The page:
Seven Kelly descendants in warm, windy 2015 Canter

Competitors  spring away  from the start of the 2015 Kelly's Canter at Palmerston on Sunday....
Competitors spring away from the start of the 2015 Kelly's Canter at Palmerston on Sunday. Photos by Tracey Clare.
Race  winner  Stafford Thompson (right), of Dunedin, with race MC Palmerston Lions club member...
Race winner Stafford Thompson (right), of Dunedin, with race MC Palmerston Lions club member Alex Familton.
Sam Lunam, of Palmerston Primary School, shows his speed  in Kelly's Canter.
Sam Lunam, of Palmerston Primary School, shows his speed in Kelly's Canter.

Seven descendants of Constable Bert Kelly competed in Sunday's 45th annual Kelly's Canter at Palmerston.

The race was run in warm windy conditions with 67 runners from all age groups.

Winner of the men's race was Stafford Thompson, who ran the 4km track up and down Puketapu Hill in 20min 41sec.

The race is named after long-serving Palmerston police constable Bert Kelly, who was reputed to have run the 343m up and down Puketapu hill in times as fast as 17 minutes, while wearing his police trousers and boots.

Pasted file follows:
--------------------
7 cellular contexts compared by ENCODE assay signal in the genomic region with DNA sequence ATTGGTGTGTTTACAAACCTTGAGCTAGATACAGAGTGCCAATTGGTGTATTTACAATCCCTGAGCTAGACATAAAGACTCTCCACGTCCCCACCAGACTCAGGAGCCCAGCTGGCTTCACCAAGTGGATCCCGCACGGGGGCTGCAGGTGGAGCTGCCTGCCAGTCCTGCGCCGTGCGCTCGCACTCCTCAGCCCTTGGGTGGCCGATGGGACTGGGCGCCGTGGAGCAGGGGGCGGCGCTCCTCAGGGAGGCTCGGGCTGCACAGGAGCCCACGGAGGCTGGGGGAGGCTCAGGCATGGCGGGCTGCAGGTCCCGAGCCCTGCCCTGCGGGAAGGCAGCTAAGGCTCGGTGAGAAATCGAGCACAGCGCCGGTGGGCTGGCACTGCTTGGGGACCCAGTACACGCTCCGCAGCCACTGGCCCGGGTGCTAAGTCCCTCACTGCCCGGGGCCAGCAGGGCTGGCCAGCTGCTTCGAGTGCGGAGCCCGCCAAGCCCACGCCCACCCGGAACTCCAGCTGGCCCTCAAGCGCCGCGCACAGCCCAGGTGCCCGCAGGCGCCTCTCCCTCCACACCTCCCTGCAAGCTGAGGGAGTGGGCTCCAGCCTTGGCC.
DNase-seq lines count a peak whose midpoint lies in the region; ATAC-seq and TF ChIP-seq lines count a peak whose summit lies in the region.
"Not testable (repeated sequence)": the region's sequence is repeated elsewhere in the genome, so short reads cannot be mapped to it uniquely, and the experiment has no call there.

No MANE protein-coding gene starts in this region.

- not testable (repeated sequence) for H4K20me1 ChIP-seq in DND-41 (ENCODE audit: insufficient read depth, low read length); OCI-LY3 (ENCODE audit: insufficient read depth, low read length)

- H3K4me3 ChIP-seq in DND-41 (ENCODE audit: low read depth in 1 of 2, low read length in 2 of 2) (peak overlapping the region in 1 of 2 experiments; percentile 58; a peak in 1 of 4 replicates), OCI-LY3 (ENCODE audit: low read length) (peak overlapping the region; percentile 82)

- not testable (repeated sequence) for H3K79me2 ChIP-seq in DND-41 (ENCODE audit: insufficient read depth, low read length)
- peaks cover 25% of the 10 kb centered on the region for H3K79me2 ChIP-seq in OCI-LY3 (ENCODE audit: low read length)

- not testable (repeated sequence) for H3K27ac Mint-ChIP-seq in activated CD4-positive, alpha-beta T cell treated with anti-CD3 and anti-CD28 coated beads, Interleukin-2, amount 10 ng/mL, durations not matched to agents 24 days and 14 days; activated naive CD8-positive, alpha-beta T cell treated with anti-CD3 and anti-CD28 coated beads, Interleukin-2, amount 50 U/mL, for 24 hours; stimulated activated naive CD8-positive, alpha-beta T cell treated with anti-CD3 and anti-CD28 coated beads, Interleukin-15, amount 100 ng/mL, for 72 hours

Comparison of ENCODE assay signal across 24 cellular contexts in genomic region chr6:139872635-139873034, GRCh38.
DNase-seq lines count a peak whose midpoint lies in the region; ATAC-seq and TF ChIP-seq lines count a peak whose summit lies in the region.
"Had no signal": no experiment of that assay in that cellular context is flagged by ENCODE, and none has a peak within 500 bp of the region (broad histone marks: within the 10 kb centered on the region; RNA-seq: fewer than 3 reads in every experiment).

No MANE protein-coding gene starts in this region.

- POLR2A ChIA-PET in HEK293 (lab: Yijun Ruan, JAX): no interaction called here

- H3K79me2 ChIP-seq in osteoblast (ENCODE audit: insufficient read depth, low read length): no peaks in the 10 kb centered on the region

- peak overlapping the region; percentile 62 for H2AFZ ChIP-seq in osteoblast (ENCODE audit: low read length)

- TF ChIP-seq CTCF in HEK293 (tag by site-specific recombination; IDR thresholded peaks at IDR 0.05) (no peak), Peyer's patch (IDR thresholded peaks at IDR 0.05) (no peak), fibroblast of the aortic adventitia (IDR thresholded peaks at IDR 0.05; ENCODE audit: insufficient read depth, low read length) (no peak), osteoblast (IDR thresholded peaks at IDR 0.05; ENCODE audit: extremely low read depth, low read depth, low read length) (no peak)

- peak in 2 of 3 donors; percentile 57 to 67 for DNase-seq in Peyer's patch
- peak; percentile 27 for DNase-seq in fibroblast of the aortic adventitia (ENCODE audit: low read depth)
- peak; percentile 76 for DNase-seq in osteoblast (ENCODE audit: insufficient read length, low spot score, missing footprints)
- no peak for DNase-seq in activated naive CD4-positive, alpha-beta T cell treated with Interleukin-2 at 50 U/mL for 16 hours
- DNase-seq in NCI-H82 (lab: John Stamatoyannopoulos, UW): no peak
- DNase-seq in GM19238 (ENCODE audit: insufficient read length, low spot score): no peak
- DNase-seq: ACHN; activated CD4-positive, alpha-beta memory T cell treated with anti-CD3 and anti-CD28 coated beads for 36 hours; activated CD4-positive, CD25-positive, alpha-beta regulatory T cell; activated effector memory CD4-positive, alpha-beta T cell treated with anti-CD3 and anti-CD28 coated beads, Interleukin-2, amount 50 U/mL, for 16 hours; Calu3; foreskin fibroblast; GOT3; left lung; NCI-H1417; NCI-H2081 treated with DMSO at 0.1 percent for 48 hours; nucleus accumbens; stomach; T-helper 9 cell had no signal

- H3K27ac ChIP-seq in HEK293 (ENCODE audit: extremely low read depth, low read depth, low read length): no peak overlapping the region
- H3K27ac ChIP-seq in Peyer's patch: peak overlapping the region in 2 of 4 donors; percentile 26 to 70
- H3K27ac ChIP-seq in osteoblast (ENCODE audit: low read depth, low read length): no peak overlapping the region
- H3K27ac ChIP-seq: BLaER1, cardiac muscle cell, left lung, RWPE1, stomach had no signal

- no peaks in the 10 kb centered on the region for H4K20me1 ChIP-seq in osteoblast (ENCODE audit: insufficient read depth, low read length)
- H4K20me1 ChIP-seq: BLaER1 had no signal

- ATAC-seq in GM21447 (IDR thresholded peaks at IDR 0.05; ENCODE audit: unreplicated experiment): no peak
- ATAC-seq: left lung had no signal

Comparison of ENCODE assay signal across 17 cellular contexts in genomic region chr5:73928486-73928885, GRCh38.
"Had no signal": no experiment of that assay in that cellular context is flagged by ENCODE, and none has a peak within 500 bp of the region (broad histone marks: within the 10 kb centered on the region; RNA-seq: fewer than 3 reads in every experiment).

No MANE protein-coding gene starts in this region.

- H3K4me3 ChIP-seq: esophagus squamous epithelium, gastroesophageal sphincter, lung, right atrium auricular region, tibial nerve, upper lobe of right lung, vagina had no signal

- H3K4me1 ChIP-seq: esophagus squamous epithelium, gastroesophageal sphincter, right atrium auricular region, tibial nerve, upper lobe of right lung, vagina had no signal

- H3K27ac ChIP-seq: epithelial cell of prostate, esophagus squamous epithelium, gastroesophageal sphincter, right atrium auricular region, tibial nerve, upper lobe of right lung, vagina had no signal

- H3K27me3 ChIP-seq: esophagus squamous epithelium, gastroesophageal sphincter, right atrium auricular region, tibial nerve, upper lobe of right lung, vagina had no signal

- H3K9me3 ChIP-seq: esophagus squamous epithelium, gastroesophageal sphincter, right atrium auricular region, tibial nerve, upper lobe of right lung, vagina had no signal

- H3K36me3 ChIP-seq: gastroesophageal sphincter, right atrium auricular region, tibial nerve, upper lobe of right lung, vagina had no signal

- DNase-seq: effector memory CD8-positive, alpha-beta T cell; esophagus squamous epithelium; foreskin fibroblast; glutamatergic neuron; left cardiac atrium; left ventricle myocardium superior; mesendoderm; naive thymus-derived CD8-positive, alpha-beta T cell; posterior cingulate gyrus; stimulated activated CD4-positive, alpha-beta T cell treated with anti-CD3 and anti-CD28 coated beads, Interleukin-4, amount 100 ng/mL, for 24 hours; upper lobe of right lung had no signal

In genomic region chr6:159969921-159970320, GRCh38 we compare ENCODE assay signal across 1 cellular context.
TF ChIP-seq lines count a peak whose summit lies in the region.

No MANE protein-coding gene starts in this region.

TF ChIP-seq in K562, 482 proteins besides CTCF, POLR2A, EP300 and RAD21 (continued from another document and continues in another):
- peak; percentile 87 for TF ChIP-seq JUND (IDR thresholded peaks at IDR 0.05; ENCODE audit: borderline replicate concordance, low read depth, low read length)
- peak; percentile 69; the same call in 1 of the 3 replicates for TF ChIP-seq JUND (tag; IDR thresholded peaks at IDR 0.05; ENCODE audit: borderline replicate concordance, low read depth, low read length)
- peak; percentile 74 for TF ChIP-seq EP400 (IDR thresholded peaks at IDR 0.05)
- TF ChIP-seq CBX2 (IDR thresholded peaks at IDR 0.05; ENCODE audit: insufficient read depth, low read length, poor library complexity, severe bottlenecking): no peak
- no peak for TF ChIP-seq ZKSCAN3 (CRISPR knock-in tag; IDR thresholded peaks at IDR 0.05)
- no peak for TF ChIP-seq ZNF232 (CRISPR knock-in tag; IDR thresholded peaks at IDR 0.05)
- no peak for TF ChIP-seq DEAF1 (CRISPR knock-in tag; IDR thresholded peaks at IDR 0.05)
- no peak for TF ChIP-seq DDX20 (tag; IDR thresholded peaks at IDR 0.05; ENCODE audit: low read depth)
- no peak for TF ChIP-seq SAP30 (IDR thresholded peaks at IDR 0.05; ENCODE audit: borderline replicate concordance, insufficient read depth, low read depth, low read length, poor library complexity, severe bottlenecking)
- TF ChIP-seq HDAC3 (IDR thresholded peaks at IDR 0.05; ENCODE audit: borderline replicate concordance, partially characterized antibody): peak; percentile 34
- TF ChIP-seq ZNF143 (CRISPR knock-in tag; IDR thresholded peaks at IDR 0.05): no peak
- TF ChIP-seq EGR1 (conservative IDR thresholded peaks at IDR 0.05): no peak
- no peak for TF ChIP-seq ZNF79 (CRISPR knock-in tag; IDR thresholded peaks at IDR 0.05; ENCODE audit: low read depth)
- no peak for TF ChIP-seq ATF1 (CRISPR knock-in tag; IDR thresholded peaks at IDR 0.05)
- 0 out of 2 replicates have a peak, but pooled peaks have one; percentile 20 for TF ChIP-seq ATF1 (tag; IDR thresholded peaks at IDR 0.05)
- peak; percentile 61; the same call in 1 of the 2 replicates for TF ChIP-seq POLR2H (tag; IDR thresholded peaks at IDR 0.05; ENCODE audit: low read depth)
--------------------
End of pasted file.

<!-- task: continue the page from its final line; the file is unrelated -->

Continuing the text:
Constable Kelly was based at Palmerston from the 1930s to the 1950s.

During World War 2 his duties involved keeping a lookout for enemy shipping off the East Otago coast.

He was believed to keep a frequent lookout from Puketapu, which has a panoramic view of the coast from the Sir John McKenzie memorial cairn on top of the landmark hill.

Const Kelly acted as starter for the early Kelly's Canter races in 1970 and 1971.

Mel Aitken (Dunedin) was second on Sunday, and the first woman home, with a time of 23min and 48sec.

Both runners received $300 prizes from Good Keen Kiwi Books, of Palmerston.

The second place-getters, Russell Hurring and Tara Bennett, received $150 from Warrens Garage Ltd.

Stafford Thompson's time was 11sec longer than his winning time last year.

Kelly's Canter race organiser for the Palmerston Lions club, Eion Service, said the course was almost the same 4km length, including a section through the windrows where timber had been removed from the slopes of Puketapu.

The hot and dry conditions meant slower times, he said.

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